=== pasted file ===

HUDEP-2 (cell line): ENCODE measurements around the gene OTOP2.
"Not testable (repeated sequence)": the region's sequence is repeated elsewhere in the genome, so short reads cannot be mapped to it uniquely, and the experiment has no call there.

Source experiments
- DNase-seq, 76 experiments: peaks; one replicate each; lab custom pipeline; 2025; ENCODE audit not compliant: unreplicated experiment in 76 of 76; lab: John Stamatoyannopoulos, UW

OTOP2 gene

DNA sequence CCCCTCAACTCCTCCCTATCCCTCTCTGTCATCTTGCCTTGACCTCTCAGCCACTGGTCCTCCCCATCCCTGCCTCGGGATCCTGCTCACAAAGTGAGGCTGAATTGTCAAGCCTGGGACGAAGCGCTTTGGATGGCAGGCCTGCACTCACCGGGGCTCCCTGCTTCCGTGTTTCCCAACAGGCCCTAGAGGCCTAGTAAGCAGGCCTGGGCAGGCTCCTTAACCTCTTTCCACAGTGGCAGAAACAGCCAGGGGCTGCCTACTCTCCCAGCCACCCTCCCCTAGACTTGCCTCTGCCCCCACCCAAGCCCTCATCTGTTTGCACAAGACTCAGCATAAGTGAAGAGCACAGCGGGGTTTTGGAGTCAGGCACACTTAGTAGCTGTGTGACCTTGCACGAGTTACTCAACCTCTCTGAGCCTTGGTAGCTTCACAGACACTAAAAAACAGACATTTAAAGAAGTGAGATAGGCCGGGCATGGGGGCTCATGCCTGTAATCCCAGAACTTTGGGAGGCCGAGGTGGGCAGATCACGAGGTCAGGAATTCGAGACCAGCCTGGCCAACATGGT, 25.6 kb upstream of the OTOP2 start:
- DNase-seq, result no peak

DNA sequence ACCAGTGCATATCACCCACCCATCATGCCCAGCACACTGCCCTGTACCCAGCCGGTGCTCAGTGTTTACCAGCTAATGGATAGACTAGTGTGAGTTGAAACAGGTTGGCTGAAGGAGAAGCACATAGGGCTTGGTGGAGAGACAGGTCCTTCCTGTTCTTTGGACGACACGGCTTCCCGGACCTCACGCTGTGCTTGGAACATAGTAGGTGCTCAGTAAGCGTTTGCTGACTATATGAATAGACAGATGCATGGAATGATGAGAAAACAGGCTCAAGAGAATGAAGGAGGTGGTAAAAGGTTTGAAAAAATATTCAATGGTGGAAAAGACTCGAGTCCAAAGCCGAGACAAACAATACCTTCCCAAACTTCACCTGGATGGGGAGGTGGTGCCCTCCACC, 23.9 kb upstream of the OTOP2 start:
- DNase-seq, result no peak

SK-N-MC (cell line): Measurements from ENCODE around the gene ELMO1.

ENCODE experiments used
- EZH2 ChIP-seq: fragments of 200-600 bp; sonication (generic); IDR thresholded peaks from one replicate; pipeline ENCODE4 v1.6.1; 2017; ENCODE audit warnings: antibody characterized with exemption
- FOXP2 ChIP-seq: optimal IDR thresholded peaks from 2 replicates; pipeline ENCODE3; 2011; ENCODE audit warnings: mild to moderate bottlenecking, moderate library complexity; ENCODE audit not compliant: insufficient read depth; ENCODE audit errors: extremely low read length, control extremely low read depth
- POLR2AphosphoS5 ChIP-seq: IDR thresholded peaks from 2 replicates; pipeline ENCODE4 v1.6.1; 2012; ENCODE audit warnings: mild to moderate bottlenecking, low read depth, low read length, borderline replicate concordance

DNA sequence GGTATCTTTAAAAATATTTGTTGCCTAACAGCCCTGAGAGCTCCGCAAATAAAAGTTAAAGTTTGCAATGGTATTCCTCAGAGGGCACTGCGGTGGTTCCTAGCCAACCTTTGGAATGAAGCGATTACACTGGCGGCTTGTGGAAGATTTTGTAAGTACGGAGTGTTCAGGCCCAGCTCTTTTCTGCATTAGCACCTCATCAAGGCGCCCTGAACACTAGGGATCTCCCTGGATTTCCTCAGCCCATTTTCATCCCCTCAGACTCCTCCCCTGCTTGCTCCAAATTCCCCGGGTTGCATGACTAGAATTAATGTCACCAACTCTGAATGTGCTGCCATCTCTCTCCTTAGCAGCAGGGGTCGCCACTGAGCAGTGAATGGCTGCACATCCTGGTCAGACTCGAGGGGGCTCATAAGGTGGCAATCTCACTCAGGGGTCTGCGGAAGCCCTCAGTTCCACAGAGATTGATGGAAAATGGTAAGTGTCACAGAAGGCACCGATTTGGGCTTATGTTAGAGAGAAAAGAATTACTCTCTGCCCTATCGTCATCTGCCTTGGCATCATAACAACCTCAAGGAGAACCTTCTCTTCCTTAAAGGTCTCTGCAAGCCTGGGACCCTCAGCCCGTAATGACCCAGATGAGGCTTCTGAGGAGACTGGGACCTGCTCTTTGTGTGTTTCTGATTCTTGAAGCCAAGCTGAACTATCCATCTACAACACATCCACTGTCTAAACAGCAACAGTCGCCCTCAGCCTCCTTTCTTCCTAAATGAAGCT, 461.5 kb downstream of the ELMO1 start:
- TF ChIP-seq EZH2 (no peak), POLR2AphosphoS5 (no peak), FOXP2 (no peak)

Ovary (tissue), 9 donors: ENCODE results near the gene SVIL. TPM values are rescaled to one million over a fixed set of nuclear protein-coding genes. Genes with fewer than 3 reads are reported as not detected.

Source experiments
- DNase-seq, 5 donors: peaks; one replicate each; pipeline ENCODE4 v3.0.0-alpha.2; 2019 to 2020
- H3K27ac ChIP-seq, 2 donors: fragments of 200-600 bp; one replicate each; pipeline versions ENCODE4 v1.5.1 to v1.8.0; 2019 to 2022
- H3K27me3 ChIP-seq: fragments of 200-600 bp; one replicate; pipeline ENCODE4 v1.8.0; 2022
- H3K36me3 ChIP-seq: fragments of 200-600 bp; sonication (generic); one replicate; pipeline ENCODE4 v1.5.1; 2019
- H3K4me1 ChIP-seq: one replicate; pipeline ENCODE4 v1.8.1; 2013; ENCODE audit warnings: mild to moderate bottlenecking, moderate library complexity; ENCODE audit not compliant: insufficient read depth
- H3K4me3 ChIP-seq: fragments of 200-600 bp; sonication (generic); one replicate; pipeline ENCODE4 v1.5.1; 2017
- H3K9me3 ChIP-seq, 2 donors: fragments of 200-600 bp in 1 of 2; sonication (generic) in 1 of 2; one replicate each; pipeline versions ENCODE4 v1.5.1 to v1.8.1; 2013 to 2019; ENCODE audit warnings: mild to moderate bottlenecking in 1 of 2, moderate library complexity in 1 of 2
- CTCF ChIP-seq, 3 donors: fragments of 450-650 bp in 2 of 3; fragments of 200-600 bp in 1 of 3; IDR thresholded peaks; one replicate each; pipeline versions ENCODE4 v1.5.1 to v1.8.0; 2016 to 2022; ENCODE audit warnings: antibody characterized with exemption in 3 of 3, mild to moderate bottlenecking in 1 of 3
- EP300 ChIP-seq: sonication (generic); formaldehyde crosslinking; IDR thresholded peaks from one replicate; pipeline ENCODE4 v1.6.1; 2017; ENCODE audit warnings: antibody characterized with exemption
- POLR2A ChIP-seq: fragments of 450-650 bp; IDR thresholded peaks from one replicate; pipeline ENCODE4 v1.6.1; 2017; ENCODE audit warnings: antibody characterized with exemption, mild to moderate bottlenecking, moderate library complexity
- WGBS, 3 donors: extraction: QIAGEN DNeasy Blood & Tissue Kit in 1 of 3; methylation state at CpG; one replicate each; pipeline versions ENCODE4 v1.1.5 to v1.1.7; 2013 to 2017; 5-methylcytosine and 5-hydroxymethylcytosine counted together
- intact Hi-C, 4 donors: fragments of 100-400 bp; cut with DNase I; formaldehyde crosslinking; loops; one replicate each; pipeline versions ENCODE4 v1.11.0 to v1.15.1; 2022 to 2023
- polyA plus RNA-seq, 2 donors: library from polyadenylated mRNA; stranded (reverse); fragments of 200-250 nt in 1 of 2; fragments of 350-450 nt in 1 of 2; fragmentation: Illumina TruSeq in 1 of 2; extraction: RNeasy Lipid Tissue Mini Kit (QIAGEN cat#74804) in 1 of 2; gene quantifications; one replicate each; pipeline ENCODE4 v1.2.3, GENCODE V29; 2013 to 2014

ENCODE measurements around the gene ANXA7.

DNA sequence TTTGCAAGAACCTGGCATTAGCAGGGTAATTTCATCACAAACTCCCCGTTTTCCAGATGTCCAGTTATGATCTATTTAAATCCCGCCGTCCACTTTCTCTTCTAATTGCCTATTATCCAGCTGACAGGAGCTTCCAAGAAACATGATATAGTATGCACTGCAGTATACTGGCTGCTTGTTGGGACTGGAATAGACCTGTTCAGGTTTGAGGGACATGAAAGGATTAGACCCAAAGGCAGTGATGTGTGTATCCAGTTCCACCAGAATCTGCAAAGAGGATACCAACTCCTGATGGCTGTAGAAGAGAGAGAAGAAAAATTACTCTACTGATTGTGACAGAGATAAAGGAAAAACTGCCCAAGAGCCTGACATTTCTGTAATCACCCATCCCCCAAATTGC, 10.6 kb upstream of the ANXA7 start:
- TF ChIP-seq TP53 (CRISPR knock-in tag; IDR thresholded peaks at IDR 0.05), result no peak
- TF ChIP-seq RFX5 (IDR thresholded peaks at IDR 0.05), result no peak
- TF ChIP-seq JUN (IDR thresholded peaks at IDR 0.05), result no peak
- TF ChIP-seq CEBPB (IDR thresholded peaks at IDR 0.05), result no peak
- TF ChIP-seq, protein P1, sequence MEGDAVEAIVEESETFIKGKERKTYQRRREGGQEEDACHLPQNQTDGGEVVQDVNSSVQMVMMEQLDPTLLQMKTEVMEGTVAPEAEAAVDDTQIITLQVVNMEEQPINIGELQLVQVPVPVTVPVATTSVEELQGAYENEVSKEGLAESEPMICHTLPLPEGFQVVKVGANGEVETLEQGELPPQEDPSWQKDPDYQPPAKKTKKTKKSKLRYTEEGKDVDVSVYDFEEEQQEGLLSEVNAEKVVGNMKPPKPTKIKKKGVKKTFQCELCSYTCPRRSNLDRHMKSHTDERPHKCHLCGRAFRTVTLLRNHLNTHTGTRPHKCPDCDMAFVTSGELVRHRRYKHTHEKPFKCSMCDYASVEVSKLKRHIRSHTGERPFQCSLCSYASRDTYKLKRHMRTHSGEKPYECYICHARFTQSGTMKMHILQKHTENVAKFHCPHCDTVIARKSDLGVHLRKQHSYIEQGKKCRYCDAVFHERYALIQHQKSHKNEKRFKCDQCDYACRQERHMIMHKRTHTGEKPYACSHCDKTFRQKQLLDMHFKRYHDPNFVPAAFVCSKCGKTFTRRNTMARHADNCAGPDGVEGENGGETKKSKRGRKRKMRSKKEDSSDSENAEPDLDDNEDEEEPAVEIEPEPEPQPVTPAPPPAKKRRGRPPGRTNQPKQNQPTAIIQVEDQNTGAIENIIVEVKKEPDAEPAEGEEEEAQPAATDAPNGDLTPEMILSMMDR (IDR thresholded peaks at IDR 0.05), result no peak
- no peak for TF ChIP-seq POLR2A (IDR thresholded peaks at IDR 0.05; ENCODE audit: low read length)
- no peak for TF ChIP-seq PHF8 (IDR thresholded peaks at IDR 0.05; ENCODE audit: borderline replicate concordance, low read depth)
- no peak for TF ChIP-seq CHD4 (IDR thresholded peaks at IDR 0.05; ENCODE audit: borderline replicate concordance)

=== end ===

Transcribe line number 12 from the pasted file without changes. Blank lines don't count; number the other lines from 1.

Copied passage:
- EZH2 ChIP-seq: fragments of 200-600 bp; sonication (generic); IDR thresholded peaks from one replicate; pipeline ENCODE4 v1.6.1; 2017; ENCODE audit warnings: antibody characterized with exemption